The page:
EU creates task force to study cyanide leak impact
BRUSSELS, Feb 27, 2000 -- (Reuters) The European Commission announced the creation of a task force on Friday to assess environmental damage caused to a major European river system by a cyanide leak at the Romanian Baia Mare gold mine.
The task force will try to coordinate work already under way by the United Nations Environment Program and the International Commission for the Protection of the Danube River.
It will also try to identify and control any other potential risk sites along western Europe's longest waterway, but will not be involved in the clean-up and final conclusions may not come before the end of the year, task force head Tom Garvey said.
"We will not supervise or have a management function in the cleaning. We will be there to make observations of what needs to be done and the implications for the future," said Garvey.
The Baia Mare task force is expected to start work in about a week. It will share the premises of the Danube commission in Vienna.
The spill at the Romanian mine partly owned by Australian firm Esmeralda Exploration Ltd poisoned the Tisza River in neighboring Hungary and spread to Yugoslavia where the Tisza joins the Danube.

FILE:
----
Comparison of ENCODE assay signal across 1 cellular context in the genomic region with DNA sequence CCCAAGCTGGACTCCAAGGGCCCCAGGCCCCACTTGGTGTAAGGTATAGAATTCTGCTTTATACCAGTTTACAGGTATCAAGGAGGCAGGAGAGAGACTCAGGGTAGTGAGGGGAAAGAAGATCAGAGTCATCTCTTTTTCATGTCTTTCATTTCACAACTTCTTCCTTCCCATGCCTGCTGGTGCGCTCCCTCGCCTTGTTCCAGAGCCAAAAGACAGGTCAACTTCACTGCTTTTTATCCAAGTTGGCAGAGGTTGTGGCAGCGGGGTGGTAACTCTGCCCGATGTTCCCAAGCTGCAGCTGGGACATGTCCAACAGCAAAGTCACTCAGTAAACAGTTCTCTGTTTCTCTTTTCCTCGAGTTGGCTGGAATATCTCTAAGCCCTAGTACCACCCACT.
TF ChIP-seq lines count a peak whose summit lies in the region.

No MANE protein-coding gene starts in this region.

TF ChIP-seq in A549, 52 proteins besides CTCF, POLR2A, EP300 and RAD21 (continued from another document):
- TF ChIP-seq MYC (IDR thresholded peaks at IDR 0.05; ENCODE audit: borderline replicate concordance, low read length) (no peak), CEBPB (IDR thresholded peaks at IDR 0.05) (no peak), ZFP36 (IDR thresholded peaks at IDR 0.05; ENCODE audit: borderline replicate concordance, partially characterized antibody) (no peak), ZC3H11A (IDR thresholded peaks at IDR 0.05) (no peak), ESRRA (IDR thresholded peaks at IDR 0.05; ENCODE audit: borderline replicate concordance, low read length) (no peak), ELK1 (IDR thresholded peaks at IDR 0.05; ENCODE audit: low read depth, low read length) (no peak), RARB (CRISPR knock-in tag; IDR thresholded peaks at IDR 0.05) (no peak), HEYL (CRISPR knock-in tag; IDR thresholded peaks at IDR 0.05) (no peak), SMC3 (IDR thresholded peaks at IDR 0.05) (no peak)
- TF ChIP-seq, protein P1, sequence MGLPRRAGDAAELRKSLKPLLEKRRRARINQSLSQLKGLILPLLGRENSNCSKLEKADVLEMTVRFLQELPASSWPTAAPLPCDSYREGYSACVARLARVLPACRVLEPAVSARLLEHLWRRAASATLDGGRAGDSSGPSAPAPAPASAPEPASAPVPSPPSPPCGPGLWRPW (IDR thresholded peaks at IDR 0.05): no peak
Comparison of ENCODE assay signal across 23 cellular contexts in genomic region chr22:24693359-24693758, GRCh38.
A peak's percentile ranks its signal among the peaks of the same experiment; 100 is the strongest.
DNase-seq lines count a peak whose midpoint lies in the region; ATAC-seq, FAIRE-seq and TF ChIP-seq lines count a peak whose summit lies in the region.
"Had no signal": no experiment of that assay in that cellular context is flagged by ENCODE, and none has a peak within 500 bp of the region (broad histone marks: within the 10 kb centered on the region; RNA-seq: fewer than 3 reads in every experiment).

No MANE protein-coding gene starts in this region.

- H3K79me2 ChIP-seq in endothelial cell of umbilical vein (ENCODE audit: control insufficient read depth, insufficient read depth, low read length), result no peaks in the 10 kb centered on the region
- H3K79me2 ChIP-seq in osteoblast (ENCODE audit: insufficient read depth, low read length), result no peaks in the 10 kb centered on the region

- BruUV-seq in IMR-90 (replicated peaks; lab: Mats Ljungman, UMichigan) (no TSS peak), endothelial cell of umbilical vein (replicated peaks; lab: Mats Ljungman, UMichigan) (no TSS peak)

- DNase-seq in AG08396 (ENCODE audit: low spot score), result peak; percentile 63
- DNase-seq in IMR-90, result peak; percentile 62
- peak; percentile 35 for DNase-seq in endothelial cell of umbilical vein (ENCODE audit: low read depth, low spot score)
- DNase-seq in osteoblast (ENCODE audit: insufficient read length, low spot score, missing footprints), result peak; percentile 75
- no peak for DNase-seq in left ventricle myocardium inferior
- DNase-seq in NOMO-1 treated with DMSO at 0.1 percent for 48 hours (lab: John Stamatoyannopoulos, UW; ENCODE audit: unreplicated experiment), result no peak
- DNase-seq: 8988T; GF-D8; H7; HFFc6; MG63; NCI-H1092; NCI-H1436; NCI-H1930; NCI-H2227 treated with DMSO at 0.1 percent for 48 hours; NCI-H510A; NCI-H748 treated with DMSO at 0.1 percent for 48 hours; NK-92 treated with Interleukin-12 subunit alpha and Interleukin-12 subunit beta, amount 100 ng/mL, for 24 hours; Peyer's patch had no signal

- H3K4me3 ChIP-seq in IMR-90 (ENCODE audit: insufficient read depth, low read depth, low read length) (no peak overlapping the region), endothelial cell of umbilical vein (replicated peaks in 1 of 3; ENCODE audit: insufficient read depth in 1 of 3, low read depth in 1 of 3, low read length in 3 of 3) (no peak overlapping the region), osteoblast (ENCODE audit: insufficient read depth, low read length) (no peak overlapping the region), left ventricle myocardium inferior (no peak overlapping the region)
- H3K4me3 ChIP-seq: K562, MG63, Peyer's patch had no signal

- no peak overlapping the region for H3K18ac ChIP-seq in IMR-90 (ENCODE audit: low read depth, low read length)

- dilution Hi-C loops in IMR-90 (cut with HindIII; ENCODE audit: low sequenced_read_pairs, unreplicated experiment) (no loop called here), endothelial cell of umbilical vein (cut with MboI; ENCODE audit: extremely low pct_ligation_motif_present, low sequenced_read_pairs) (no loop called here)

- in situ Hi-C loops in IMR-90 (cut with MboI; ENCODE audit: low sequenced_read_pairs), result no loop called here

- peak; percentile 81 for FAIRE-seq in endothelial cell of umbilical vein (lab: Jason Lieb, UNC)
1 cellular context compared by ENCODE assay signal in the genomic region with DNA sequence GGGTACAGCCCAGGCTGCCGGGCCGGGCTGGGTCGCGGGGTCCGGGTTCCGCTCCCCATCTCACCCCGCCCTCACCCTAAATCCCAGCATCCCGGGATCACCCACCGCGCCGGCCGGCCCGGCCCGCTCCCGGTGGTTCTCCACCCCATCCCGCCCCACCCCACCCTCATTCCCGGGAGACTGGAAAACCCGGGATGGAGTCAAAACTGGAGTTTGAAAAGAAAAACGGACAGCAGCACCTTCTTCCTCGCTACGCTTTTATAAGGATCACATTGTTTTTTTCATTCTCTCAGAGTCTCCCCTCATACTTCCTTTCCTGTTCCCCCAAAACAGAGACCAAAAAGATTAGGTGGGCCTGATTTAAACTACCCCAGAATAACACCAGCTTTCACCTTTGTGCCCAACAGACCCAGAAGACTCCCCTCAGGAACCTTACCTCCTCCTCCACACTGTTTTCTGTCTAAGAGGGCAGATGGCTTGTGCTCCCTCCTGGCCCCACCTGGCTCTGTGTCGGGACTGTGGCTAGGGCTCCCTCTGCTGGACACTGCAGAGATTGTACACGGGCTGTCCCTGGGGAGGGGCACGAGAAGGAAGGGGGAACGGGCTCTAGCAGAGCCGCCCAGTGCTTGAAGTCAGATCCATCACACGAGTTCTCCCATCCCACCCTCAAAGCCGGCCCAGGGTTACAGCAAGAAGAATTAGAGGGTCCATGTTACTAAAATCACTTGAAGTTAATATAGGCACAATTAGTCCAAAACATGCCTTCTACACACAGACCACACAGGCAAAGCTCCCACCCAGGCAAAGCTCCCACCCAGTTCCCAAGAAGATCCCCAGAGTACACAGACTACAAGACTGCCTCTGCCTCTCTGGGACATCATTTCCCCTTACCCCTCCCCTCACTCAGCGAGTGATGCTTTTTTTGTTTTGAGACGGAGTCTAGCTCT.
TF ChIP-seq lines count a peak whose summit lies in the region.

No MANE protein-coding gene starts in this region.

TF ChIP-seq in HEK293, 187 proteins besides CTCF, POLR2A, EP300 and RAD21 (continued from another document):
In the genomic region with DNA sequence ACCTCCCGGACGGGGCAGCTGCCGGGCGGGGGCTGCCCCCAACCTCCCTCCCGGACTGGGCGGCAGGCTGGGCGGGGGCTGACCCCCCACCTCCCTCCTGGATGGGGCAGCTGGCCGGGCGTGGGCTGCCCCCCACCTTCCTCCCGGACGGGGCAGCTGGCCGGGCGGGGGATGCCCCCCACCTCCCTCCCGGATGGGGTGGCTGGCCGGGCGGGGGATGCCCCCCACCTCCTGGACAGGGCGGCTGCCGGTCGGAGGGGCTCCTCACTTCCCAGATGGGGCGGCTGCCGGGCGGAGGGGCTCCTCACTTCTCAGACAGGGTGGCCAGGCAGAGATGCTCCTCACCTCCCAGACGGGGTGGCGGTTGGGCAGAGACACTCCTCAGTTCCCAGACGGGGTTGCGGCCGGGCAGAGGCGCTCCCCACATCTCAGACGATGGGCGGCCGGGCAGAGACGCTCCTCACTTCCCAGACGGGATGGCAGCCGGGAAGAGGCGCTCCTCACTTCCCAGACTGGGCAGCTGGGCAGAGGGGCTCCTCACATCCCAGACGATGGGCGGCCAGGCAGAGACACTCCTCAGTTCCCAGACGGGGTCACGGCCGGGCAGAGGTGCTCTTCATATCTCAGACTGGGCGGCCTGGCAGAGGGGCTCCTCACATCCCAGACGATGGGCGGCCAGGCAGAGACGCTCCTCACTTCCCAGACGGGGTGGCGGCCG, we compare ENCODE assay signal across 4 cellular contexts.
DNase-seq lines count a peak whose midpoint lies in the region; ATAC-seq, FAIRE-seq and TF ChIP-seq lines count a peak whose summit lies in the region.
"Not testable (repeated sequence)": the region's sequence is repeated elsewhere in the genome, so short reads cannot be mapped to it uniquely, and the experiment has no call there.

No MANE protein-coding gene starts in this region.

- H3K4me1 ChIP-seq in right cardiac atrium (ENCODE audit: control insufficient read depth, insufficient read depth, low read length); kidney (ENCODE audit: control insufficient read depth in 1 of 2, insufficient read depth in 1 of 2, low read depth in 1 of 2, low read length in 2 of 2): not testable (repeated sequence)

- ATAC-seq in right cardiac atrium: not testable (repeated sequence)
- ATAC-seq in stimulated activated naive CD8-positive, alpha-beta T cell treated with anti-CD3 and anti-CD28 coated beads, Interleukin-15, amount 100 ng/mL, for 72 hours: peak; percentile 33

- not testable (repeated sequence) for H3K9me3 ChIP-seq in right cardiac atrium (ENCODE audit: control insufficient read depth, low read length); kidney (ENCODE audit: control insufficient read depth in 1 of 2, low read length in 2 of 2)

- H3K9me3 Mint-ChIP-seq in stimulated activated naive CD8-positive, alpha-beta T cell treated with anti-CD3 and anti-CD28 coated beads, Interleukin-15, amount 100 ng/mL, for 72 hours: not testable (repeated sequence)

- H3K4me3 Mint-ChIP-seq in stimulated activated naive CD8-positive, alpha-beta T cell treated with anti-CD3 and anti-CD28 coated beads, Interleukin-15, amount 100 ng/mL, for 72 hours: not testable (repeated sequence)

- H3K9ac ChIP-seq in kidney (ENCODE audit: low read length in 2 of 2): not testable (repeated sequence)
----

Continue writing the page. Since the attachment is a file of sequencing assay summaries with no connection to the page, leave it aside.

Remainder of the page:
EU Environment Commissioner Margot Wallstrom said the disaster would not compromise ongoing EU membership talks with countries in the region but that it had reinforced her belief that they should not be given too much time to adopt the bloc's strict environmental standards.
Romania and Hungary have applied to join the 15-nation bloc.
"The accident does not affect the accession process and procedures," she told a news conference.
"But we'll try to keep the transitional periods (to adopt EU environment laws after accession) as short as possible," she said, adding that in some areas, which she did not specify, new entrants may have to respect EU rules from the start.